The phone- that phone, anyway-never brought good news, so I took my time sauntering down the hallway, smelling the faint incense Mira had burning. Our house was nothing spectacular. I think the real estate agent called it a single- level ranch, three bedrooms, one and a half baths. I called it mundane suburban. Pale yellow vinyl siding and an unfenced yard completed the picture. The house was light and airy, and the maple hardwood floors almost glowed when the sun crept in through the tall windows. We’ve lived here six years already. I guess that means we’re going to stay.

I could hear Annabelle in her room as I passed, giggling fitfully as she tried to hide under her huge stuffed rabbit. We simply could not convince her that snickering madly was not a good way to stay hidden. “You’d better get moving before your mom finds you, kiddo.”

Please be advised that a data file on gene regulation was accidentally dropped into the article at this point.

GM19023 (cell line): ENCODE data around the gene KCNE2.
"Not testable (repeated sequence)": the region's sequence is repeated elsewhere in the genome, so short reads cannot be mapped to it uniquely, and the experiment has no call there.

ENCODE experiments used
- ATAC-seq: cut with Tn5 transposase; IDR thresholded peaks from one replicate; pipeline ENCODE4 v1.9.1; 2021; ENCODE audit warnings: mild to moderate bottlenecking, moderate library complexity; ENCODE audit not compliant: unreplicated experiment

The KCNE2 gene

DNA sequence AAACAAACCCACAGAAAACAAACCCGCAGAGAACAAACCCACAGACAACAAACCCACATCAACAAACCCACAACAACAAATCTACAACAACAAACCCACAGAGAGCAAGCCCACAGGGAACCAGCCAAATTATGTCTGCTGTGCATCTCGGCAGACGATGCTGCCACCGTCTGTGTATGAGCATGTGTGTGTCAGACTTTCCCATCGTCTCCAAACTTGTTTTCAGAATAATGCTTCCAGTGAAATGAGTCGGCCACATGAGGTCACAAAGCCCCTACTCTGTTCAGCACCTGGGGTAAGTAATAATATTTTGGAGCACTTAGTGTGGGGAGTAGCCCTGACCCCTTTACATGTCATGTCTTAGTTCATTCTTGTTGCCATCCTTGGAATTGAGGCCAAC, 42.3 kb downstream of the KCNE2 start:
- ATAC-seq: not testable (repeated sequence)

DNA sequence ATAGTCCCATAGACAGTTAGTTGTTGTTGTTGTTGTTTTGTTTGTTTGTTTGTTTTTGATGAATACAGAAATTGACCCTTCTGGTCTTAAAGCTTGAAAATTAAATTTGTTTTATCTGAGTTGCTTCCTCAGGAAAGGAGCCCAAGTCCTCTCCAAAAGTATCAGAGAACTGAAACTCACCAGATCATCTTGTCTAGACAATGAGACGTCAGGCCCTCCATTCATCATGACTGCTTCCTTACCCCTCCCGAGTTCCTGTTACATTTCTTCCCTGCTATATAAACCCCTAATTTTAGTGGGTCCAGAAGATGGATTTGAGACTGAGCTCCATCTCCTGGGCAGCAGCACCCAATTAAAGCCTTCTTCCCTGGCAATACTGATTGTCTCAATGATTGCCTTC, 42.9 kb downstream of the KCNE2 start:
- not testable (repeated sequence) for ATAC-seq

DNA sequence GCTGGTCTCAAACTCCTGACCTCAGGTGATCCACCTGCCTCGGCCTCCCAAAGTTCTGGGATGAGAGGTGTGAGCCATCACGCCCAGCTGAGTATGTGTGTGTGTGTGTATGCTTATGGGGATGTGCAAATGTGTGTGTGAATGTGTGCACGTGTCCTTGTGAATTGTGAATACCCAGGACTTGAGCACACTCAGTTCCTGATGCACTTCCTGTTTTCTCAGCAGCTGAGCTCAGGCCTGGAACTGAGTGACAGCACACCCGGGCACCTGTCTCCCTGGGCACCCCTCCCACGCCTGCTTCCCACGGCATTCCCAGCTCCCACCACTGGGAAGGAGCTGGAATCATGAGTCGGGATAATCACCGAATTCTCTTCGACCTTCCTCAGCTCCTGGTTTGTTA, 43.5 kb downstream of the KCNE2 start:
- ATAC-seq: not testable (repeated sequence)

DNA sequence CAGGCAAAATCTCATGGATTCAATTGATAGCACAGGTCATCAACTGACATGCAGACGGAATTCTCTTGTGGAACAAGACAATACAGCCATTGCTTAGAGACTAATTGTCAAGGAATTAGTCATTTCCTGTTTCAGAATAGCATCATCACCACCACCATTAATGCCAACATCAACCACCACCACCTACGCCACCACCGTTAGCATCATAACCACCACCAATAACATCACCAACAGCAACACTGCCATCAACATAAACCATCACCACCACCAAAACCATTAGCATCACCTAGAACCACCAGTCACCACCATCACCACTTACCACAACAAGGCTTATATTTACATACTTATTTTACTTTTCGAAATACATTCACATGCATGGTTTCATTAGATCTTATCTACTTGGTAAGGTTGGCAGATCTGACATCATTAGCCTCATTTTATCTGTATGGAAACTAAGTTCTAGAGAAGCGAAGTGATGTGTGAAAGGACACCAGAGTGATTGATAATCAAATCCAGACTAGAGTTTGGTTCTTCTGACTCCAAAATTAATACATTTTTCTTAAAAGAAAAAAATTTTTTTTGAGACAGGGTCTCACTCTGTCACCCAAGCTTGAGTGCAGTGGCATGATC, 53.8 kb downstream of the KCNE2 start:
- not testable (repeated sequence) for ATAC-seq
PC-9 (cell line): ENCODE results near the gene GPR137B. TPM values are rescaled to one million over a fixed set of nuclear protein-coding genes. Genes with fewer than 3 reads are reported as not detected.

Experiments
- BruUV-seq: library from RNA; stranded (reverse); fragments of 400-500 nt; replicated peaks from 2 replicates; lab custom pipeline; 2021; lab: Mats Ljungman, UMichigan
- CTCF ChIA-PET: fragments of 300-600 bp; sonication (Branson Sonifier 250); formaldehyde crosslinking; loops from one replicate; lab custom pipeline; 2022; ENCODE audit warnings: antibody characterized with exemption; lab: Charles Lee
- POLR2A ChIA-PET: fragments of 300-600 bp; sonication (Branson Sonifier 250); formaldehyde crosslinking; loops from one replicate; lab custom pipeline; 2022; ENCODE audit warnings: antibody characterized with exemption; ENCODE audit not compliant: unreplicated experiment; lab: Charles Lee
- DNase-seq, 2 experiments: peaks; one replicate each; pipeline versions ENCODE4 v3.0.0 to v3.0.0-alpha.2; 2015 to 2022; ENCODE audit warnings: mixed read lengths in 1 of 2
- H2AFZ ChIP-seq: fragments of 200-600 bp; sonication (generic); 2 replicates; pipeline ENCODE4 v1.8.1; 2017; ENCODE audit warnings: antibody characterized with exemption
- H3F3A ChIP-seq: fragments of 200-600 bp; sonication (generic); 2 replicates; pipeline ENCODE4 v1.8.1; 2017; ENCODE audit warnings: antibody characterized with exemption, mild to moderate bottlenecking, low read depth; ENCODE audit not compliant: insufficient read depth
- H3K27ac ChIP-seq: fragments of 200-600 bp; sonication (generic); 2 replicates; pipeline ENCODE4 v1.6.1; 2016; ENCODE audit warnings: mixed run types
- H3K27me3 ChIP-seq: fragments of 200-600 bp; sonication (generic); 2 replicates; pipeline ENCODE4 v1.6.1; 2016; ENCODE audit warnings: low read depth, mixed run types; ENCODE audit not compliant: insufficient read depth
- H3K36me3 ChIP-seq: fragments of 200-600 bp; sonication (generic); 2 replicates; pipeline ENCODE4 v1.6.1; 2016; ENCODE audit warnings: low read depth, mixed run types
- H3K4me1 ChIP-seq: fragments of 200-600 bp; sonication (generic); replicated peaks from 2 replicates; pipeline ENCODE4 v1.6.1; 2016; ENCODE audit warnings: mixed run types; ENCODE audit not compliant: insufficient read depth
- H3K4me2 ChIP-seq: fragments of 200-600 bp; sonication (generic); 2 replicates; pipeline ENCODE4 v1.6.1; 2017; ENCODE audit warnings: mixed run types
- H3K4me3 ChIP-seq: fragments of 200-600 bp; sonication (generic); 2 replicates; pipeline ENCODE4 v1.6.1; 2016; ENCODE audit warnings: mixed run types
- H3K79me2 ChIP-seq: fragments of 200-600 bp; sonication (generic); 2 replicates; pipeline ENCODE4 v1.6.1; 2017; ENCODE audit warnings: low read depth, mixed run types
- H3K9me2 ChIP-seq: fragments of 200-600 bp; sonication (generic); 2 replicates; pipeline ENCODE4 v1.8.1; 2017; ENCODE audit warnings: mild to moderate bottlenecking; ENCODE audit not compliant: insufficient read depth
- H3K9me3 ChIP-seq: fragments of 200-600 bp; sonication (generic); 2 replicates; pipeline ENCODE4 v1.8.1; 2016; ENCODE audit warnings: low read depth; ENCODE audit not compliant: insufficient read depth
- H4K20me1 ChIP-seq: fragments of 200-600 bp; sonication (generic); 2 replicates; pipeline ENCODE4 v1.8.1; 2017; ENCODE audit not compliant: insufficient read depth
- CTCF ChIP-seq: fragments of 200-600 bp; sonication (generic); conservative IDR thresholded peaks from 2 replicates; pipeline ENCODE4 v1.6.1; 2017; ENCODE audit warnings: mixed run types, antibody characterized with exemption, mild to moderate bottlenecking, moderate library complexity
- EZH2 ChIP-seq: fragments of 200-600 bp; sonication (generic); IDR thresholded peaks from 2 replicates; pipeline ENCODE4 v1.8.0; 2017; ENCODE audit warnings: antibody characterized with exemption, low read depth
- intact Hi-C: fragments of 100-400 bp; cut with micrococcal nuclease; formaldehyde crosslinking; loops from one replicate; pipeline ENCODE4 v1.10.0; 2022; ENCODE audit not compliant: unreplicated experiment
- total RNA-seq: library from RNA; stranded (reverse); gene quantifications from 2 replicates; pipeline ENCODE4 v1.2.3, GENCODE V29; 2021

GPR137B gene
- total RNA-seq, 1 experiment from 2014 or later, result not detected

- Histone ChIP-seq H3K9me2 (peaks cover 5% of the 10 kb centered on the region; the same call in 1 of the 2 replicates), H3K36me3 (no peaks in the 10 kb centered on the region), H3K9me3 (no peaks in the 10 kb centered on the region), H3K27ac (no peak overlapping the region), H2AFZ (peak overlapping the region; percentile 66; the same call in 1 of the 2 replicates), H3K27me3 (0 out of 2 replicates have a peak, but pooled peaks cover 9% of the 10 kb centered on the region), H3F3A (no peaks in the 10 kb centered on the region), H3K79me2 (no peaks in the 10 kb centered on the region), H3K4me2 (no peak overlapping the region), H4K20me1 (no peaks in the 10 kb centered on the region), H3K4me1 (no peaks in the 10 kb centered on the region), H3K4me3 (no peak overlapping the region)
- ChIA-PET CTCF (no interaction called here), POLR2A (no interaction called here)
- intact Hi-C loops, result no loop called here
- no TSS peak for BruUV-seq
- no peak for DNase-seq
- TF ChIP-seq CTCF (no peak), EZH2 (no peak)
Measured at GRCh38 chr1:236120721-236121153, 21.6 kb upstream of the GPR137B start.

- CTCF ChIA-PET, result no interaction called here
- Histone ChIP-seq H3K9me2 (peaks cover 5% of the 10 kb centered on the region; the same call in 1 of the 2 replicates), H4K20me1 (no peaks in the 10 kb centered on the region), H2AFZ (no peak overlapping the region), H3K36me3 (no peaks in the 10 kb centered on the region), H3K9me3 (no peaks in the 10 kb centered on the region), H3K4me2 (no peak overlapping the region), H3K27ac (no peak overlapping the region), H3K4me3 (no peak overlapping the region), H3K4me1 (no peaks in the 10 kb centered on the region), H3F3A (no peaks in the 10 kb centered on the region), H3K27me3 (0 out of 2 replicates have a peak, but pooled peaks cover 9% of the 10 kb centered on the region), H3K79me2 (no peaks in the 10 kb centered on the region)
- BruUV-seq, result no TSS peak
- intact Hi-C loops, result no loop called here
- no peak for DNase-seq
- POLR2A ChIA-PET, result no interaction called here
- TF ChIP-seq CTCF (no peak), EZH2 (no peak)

In my den-a walk-in closet, in a former life-the shrill chirp of my cell phone ceased just long enough for the person on the other end to hit REDIAL, then started up again. I closed the door behind me, encasing myself in my own personal haven. My desk and chair were against the far wall, the short wall. Two tall book-cases towered at my left, laden with everything from ancient Japanese philosophies to the latest bestseller from my favorite author. The right wall was adorned with my tie-dyed Jimi Hendrix wall hanging, right next to a Japanese silk print of two samurai battling. Home, sweet home.

I settled into my old desk chair, one left over from Mira’s college days. The abused leather felt sticky against my bare back, and I had to be very careful not to lean on the right arm, because it would fall off and dump me on the floor. It was my favorite piece of furniture in the house.

I examined the still-ringing cell phone before I answered it. Eighteen missed calls already. It was a local number, but not one I knew. Whoever it was, was persistent. I had to give the person that. “Hello?”

There was a moment of confused silence on the other end. Since a simple hello so confounds my callers, I always wonder how they expect me to answer the phone. “Mr. Dawson?” It was a man’s voice, older than I if I had to guess; in his fifties, maybe.